The press reported last week on a highly acrimonious inheritance dispute that has broken out between the surviving spouse of the former owner of Sotheby's and her step-children. The row is said to have involved Mr Taubman's widow being barred from access to his prestigious London property and several valuable paintings.
We have seen a rise in inheritance disputes in recent years, partly due to ever more complex family set-ups and increasing wealth to be inherited. The fact that the media are fascinated with these tales can often add to the acrimony involved.
There are five key factors fuelling the trend for inheritance disputes:
Complex family structures involving second and third marriages usually mean step-children and half-siblings. This can lead to fractured relationships and tensions, especially when the person that held the family together passes away and when there is an asset imbalance between the joining families. Feelings of entitlement and long-simmering family disagreements can lead to disputes when some are left different portions of an estate. It is also quite common that individuals pass away without updating their will to reflect a change in their family circumstances - indeed, many people are unaware that a previously made will would be invalidated by a new marriage.
The value of assets, particularly real estate, has increased substantially over the past decade, meaning there is a larger pot of money to fight over. Traditionally, the cost of litigation was considered a barrier for beneficiaries wanting to challenge a will.However, with larger estates at stake, claimants can now find creative ways to fund litigation, including litigation loans, 'no win no fee' arrangements or agreeing that lawyers will be paid at the end of the case. With more to 'play' for, situations such as forging wills and coercing people to change their wills can also occur, which in turn leads to litigation.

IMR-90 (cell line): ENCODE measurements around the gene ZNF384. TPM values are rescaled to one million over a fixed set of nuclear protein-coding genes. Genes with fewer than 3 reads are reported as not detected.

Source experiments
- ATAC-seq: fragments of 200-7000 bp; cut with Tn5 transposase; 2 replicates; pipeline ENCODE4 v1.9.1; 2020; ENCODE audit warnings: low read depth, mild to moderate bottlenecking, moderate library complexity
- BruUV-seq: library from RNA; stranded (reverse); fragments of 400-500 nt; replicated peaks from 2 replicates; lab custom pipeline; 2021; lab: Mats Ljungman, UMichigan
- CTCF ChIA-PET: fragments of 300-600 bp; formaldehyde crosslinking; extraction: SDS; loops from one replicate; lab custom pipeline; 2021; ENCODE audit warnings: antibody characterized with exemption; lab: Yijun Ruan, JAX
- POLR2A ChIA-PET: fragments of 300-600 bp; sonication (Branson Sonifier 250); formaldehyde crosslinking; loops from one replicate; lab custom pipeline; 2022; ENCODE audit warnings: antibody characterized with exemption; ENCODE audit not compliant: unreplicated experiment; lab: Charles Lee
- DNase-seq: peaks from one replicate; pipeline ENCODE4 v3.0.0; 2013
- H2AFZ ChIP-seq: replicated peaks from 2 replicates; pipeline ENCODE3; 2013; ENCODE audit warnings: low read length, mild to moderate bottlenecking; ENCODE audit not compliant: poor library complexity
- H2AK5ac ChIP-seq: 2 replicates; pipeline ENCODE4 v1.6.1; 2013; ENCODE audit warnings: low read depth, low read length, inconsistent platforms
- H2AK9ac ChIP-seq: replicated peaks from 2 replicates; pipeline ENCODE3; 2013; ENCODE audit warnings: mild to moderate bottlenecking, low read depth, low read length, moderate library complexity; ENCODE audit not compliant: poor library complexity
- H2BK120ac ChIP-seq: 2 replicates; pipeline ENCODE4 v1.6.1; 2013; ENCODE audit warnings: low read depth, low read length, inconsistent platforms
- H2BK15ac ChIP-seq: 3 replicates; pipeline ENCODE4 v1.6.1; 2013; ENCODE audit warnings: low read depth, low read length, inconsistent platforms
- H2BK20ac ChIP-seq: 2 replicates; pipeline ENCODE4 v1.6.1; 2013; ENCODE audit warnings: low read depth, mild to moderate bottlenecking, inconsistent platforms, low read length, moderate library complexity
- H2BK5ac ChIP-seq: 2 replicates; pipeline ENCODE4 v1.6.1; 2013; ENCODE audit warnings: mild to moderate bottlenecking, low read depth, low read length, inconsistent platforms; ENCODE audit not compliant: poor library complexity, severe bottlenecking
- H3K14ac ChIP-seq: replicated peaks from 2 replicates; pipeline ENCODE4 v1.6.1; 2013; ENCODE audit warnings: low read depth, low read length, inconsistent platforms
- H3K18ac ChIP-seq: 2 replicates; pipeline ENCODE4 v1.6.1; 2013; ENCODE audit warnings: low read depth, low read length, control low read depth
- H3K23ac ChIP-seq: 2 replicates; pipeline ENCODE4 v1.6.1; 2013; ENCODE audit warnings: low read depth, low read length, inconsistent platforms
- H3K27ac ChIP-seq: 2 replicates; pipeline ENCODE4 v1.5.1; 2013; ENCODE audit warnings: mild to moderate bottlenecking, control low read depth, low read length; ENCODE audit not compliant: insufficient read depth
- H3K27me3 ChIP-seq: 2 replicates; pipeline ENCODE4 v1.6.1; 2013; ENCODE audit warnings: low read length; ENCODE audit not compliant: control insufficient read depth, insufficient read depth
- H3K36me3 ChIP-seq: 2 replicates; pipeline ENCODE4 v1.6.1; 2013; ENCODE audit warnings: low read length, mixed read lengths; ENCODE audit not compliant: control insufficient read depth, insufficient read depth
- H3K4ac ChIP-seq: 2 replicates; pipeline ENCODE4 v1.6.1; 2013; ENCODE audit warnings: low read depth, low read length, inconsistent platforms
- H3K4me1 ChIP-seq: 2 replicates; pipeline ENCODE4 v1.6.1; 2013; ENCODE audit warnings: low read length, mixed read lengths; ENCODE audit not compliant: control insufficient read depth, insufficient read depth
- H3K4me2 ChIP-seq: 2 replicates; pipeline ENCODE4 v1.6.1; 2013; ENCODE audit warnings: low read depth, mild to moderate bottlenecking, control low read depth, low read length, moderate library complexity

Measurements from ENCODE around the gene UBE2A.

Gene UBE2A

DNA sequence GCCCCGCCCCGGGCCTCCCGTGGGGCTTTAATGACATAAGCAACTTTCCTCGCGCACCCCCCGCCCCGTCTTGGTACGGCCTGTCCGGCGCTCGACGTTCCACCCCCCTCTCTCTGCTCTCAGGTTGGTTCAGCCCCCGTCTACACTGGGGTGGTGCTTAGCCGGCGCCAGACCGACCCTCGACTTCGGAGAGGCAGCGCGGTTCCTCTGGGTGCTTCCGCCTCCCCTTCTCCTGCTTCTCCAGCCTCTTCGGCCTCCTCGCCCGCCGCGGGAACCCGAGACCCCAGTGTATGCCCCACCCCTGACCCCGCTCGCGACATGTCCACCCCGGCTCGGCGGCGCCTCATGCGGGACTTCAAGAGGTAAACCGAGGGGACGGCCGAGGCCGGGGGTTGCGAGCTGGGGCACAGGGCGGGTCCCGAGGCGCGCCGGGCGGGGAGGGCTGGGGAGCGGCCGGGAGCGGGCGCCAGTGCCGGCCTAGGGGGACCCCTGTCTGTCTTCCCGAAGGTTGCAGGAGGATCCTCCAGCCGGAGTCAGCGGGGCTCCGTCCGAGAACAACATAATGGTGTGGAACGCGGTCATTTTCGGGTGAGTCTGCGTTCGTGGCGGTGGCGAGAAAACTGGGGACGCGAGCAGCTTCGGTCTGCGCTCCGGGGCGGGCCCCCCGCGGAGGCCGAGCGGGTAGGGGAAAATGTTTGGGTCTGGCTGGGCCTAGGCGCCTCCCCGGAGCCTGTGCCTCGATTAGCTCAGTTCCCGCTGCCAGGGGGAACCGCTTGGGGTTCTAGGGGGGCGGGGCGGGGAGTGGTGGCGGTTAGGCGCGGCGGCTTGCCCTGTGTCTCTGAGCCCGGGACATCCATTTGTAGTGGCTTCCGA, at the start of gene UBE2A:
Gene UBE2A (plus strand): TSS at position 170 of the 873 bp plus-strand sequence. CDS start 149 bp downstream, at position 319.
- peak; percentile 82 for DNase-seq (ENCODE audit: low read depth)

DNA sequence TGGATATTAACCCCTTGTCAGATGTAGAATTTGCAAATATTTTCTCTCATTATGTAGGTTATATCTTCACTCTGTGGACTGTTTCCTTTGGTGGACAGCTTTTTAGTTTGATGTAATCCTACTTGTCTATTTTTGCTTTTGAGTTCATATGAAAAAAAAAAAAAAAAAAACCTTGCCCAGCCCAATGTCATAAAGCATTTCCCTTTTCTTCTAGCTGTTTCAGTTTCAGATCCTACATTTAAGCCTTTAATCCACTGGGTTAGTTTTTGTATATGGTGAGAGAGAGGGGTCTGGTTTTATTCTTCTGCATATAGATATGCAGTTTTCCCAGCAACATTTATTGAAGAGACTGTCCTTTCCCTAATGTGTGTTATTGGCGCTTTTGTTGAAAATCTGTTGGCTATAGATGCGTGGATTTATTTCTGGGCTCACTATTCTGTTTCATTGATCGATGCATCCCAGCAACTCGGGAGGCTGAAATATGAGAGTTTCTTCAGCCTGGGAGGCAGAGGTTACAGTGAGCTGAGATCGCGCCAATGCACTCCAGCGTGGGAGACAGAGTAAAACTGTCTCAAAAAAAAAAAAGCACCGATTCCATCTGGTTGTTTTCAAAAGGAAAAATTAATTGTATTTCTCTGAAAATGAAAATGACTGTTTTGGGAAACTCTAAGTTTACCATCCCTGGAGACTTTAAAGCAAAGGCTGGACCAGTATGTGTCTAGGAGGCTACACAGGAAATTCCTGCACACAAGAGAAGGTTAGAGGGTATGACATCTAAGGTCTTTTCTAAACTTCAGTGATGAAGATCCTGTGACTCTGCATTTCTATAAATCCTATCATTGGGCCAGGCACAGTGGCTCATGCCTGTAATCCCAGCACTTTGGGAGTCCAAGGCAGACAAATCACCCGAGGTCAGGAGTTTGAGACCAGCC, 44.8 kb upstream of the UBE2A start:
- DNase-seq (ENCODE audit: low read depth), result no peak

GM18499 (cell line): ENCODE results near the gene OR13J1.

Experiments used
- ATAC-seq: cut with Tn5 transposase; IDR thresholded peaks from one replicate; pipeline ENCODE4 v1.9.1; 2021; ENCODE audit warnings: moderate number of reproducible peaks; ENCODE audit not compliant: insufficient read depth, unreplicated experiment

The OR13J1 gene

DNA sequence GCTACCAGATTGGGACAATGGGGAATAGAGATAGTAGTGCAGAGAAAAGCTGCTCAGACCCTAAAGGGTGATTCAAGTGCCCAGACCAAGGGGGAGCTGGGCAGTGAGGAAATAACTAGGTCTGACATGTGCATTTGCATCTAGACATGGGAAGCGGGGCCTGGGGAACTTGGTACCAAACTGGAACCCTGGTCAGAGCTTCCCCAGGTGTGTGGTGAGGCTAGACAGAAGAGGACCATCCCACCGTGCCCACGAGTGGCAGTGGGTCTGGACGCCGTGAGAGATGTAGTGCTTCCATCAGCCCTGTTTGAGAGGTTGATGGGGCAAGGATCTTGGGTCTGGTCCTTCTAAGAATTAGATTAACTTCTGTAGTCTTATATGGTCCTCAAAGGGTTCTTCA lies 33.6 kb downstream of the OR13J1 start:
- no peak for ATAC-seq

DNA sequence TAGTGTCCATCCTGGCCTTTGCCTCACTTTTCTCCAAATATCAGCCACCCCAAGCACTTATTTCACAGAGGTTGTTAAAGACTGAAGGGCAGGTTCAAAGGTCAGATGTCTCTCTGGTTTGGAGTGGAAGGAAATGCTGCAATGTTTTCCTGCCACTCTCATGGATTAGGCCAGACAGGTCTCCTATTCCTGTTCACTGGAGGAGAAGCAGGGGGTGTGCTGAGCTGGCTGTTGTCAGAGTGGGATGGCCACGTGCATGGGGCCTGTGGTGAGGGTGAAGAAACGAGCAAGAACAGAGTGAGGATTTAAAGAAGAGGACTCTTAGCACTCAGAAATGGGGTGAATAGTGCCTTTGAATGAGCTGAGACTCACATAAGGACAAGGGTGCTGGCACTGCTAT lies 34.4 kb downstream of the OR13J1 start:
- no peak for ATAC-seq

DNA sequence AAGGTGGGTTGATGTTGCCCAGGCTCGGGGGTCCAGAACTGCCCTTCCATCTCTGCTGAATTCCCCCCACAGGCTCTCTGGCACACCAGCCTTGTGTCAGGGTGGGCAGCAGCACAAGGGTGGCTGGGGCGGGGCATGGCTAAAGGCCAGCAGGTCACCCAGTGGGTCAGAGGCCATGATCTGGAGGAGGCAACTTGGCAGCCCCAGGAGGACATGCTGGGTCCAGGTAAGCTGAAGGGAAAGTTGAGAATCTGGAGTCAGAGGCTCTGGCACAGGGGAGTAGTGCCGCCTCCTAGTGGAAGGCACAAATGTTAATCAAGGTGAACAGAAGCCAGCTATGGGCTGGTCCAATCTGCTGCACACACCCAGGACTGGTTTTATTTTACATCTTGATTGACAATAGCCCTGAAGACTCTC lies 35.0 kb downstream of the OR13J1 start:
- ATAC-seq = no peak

'Homemade' and 'pre-packed' wills can lead to confusion, inconsistencies and suspicion. They can be easier to challenge because of the lack of formality and proper contemporaneous record of what instructions were given and why.
Our increasingly cosmopolitan society can create issues too. When individuals have lived in different countries, there may be other assets to take into account and different expectations of succession laws.The passing of assets will often depend on whether assets are moveable (like real estate) or immoveable (like bank accounts). Many people do not think of such issues when estate planning but it is particularly important to obtain specialist advice if other jurisdictions need to be considered.
There is also frequently litigation because of the complex way in which assets are held, such as in trusts, commonly offshore. Trustees will often have a wide discretion when dealing with a trust and making distributions, which can be of great frustration to beneficiaries.
Likewise, it is a recipe for problems when individuals hold assets in such a way on paper that does not reflect the true beneficial ownership of those assets. This may, for example, be because of creative tax planning or even because they have not got their affairs in order. Quite often, people do not realise that they are leaving these problems behind before they pass away.
Inheritance disputes make great reading in the press but are sadly no longer the preserve of the few. Of course, the risk of dispute is reduced if individuals take advice on the proper steps to put their affairs in place, particularly where an estate involves substantial assets (especially cross-border) and if there are a complex family structure and different cultures to consider.
This blog was first published in Spear's on 22nd September 2015